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September 25, 2008 |

By Brian Prisco | Books | September 25, 2008 |

I usually don’t care for memoirs or autobiographies of people who are middle-aged. Especially actors. It’s like, seriously kid? You’re going to tell me about your life when most of it isn’t over yet? Why should I care about how you were destined for fame and you made it?

But this. Well this is fucking Bruce Campbell. It’s neat reading about his exploits, because the book is done in his typical self-deprecating, blue-collar folksy charm. I imagine the entire thing being read from behind a piano while wearing a smoking jacket. It’s got that cadence and that lack of total bullshit.

Bruce Campbell was not a cool kid. He was a dork, awkward, who liked to torment his neighbors, run around causing trouble (but not jacking cars, more like hitting trucks with water balloons) and was lame with the ladies. He and his friends used to make stupid films with a Super 8. It helps that one of his friends was Sam Raimi.

In fact, that’s the neat part, is watching all of his catalog grow alongside his friendship with Raimi, who was also influential in getting the Coen Brothers their start. Bruce admits he made bad movies, which is nice.

He’s also less of a bullshitter about his acting. He doesn’t pretend to be method, and he mocks people that have trouble releasing their characters. He bitches about how hard the process is, how much the Hollywood machine sucks, and how annoying and frustrating the acting/filmmaking life can be. But you also feel how grateful he is to be a part of it. He knows he’s lucky, and he’s worked hard to get where he’s at. He’s scraped and scrimped, worked shit jobs, divorced wives, and almost died to get movies made. The entire process of making Evil Dead — all three in fact — are hilarious.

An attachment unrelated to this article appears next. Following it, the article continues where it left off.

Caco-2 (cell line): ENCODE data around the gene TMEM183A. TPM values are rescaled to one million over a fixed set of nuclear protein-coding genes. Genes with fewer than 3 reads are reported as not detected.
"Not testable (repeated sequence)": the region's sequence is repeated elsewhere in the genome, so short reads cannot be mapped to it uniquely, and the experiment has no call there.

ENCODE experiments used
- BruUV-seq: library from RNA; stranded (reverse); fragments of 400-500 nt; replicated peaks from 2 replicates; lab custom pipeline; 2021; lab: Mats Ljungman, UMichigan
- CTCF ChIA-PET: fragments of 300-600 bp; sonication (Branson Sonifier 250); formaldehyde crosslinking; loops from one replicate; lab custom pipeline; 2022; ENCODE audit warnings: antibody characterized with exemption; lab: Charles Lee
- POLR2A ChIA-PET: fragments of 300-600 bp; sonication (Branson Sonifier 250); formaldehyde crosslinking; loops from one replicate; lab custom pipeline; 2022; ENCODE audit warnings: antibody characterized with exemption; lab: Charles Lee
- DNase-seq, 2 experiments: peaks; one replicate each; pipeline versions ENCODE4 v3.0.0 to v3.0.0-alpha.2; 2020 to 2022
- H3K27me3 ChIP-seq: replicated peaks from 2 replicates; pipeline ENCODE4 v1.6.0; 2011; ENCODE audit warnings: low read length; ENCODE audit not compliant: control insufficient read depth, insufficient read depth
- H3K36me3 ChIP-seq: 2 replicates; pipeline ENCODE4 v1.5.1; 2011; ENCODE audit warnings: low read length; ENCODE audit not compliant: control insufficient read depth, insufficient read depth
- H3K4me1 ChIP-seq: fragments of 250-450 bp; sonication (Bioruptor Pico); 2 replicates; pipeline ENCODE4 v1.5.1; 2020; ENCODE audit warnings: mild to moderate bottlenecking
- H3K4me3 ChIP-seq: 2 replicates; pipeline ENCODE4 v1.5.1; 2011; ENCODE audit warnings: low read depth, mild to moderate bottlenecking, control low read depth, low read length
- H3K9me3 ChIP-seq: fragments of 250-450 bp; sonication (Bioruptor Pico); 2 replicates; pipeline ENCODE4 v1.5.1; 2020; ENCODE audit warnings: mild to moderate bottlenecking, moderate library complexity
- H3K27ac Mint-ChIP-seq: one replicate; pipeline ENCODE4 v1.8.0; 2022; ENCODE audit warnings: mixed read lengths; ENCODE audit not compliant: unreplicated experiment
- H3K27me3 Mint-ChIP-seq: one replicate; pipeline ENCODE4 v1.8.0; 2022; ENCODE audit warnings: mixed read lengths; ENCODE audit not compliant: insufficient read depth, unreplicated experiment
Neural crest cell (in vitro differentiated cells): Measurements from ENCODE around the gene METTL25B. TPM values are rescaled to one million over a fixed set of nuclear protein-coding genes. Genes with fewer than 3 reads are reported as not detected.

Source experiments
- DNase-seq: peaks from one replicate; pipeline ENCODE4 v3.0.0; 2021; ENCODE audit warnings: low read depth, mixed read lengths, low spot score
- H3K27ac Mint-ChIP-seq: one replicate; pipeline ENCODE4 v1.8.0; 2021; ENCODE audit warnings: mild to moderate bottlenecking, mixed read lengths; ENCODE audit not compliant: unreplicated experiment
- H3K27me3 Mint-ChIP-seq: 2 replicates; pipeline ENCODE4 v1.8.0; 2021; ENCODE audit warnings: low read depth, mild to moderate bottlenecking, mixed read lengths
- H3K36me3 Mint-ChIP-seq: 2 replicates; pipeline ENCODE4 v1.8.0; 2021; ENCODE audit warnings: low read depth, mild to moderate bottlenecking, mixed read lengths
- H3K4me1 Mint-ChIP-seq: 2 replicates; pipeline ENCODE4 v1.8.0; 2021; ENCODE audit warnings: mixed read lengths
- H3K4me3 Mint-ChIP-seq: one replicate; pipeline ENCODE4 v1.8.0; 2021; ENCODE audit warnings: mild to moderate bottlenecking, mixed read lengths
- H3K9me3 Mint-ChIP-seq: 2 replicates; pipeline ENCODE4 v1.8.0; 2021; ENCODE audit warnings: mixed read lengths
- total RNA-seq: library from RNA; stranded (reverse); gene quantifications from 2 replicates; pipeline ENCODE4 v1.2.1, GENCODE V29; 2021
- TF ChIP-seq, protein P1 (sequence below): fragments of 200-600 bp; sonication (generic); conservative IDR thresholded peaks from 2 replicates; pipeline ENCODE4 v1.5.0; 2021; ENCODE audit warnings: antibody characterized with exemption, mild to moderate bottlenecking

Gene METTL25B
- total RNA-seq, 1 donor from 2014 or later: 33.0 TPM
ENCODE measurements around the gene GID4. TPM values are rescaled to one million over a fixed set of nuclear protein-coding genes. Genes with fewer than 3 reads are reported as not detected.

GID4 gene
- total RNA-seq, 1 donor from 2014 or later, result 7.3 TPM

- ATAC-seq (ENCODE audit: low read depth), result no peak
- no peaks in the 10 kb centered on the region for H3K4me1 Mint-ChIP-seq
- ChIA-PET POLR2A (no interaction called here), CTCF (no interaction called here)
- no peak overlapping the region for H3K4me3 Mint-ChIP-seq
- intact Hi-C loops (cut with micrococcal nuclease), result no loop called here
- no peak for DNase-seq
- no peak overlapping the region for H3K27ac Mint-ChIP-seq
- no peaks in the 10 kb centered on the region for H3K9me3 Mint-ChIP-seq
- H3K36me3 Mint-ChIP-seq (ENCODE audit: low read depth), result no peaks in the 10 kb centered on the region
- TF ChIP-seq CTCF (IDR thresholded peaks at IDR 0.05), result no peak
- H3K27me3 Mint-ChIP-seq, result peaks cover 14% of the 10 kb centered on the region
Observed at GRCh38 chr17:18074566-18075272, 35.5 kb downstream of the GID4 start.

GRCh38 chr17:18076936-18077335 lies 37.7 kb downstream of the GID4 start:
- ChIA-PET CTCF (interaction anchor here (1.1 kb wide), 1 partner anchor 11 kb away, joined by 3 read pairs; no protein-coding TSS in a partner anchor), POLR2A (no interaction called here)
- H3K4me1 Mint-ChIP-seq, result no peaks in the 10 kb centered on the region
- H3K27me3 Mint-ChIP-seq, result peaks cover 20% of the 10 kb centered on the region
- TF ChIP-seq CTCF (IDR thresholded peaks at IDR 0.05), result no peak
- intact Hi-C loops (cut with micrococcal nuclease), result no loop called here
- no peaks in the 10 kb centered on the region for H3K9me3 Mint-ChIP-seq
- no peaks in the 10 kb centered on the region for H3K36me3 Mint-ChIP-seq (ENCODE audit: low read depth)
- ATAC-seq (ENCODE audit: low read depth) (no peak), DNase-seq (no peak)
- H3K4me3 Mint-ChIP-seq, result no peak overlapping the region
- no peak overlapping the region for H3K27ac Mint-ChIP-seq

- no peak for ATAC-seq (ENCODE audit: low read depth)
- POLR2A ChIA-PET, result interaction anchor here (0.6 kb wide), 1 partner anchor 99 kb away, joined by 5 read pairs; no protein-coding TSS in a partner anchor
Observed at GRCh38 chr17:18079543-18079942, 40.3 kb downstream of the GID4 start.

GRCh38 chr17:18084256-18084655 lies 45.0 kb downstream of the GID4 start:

It’s like listening to the commentary on Swingers. They set out to make a movie like four guys jerking around with their friends. And that’s what they make. I like reading stuff like this, about how the industry is bullshit, but if you work hard, you might make it. You can have a career without being an asshole, and without letting the LA culture eat you alive.

It gives me hope. It makes me want to pick up my pen and my camcorder and start working again. I’ve been going through a crisis of faith out here. Is it worth working my shitty job if I’m not writing? What’s the point of crapping all over shitty movies if I’m not making movies of my own? Why should I bother being in L.A. if I don’t get it enjoy myself? Do I really want to subject myself to all this rejection? Am I strong enough to handle this? Do I have the talent, and does it matter?

Bruce Campbell didn’t have my answers. But if you’re a fan of his work (and why wouldn’t you be — motherfucker was in my favorite Coen Brothers’ movie of all time) definitely pick this up. I’ll probably be getting Make Love The Bruce Campbell Way soon.

This review is part of the Cannonball Read series. You can read more about it, here.

100 Books in One Year #7: If Chins Could Kill by Bruce Campbell

Cannonball Read / Brian Prisco

Books | September 25, 2008 |

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